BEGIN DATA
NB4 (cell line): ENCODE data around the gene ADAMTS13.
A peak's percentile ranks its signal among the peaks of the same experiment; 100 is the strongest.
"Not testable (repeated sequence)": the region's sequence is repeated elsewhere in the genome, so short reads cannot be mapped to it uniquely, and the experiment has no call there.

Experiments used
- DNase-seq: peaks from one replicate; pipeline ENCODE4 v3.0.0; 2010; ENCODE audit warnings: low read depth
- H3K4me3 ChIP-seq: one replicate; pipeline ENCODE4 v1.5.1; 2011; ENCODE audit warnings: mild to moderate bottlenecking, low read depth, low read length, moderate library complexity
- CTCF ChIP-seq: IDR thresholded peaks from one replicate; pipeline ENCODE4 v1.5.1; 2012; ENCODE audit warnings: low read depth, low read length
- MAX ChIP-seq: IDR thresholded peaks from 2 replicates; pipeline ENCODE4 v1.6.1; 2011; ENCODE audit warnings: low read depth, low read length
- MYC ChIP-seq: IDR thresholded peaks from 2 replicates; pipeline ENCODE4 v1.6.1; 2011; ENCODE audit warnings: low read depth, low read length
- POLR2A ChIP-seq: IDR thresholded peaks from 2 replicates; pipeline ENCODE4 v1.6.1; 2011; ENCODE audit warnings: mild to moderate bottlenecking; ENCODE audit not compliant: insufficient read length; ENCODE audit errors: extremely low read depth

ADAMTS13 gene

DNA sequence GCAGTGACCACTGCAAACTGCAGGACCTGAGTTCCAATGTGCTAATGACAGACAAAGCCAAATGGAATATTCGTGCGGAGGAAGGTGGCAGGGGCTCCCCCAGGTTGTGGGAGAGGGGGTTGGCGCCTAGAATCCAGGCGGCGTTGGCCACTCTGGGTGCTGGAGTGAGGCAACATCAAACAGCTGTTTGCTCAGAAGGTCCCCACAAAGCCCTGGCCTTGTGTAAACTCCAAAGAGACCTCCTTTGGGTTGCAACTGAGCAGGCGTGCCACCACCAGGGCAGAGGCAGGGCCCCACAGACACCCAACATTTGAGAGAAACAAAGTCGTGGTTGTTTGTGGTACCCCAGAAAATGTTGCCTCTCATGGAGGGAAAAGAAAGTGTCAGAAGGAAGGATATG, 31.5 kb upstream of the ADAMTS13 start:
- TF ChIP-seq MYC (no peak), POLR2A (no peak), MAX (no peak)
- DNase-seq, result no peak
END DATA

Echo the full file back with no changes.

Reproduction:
NB4 (cell line): ENCODE data around the gene ADAMTS13.
A peak's percentile ranks its signal among the peaks of the same experiment; 100 is the strongest.
"Not testable (repeated sequence)": the region's sequence is repeated elsewhere in the genome, so short reads cannot be mapped to it uniquely, and the experiment has no call there.

Experiments used
- DNase-seq: peaks from one replicate; pipeline ENCODE4 v3.0.0; 2010; ENCODE audit warnings: low read depth
- H3K4me3 ChIP-seq: one replicate; pipeline ENCODE4 v1.5.1; 2011; ENCODE audit warnings: mild to moderate bottlenecking, low read depth, low read length, moderate library complexity
- CTCF ChIP-seq: IDR thresholded peaks from one replicate; pipeline ENCODE4 v1.5.1; 2012; ENCODE audit warnings: low read depth, low read length
- MAX ChIP-seq: IDR thresholded peaks from 2 replicates; pipeline ENCODE4 v1.6.1; 2011; ENCODE audit warnings: low read depth, low read length
- MYC ChIP-seq: IDR thresholded peaks from 2 replicates; pipeline ENCODE4 v1.6.1; 2011; ENCODE audit warnings: low read depth, low read length
- POLR2A ChIP-seq: IDR thresholded peaks from 2 replicates; pipeline ENCODE4 v1.6.1; 2011; ENCODE audit warnings: mild to moderate bottlenecking; ENCODE audit not compliant: insufficient read length; ENCODE audit errors: extremely low read depth

ADAMTS13 gene

DNA sequence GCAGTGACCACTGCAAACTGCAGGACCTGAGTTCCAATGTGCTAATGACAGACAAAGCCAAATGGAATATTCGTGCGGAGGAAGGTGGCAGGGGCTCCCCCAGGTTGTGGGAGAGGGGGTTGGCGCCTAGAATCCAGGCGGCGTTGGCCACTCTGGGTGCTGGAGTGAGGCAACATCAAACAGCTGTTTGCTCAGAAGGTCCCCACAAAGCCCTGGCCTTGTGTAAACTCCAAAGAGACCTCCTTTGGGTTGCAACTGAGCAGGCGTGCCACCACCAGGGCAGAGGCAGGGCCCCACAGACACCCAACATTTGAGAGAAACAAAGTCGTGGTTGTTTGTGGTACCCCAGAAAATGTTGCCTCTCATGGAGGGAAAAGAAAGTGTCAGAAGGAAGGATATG, 31.5 kb upstream of the ADAMTS13 start:
- TF ChIP-seq MYC (no peak), POLR2A (no peak), MAX (no peak)
- DNase-seq, result no peak